Alex Garland’s (“Ex-Machina”) “Annihilation” is another successor of the sci-fi boom of the 2010’s in which we’ve seen inventive science fiction storytelling; ranging from Jonathan Glazer’s “Under the Skin” to Denis Villeneuve's “Arrival.” They're films that have learned from the godfathers of the genre, from names like Kubrick, Lynch, Scott, and Tarkovsky. They challenge the ideas of humanity with a narrative that stands on its own without the higher level storytelling, and “Annihilation” fits in that un-neat categories in which the narrative is structured with a jigsaw puzzled mentality with all of these films.
Providing a story that challenges its audience with skin-like structured storytelling in which each coating that is removed reveals something new, and something different, acting like something in constant mutation as it's narrative suggests. The film opens with a wide shot of what looks like a meteor striking a lighthouse; we cut to our protagonist Lena (Natalie Portman) being interrogated by men in hazmat suits. People watch the interrogation through a glass window and wear protective masks, despite not being in the same room as her. It’s a calm-like moment in which everyone seems stunned by her presence and simultaneously afraid, forcing us to invest and ask questions as to what this adds up to.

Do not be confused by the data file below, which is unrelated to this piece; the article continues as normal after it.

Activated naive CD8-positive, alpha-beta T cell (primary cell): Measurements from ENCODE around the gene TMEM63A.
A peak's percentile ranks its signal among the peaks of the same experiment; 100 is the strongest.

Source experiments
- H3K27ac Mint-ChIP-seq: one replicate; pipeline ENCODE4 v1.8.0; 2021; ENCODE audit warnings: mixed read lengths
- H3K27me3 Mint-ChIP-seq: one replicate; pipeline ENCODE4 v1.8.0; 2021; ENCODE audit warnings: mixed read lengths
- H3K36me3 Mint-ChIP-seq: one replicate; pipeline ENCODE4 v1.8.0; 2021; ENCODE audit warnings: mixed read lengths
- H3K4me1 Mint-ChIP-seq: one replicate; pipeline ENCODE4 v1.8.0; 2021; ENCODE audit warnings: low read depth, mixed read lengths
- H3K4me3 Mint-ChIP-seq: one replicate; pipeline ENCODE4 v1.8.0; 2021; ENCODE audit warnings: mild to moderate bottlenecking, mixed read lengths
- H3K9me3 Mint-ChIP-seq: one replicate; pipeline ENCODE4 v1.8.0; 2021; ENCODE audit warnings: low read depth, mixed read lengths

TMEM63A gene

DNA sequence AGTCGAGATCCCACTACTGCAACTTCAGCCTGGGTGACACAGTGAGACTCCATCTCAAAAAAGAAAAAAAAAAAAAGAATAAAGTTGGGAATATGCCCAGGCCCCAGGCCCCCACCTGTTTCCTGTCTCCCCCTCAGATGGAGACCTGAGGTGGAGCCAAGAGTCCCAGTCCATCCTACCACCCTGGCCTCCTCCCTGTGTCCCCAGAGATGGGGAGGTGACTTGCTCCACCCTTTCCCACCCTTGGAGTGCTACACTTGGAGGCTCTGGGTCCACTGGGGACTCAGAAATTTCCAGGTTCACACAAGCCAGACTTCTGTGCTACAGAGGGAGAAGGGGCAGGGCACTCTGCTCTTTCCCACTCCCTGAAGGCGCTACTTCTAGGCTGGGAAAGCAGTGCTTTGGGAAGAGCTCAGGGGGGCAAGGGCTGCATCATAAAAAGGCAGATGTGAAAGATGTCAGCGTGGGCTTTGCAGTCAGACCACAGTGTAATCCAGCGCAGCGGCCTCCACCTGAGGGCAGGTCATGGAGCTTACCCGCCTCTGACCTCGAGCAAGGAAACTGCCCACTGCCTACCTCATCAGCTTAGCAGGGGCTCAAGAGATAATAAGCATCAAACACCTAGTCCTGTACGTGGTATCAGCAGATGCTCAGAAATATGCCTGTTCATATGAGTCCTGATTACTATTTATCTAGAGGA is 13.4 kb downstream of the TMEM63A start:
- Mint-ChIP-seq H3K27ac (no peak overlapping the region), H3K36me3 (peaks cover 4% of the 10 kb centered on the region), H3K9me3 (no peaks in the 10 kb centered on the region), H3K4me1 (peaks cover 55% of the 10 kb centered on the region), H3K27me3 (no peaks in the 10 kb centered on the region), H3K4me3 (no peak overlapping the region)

Cut to a time before this in which we learn that Lena (Natalie Portman) is a successful biologist, teaching at a university. She’s been stricken with grief with the absence of her husband, Kane (Oscar Isaac), a marine who was selected for a top priority mission a year ago, a task he still hasn’t returned from and has been presumed to be KIA. She is a former marine as well, that’s how they met, a skill that comes in handy when she’s stunned to find the man she loves has returned home.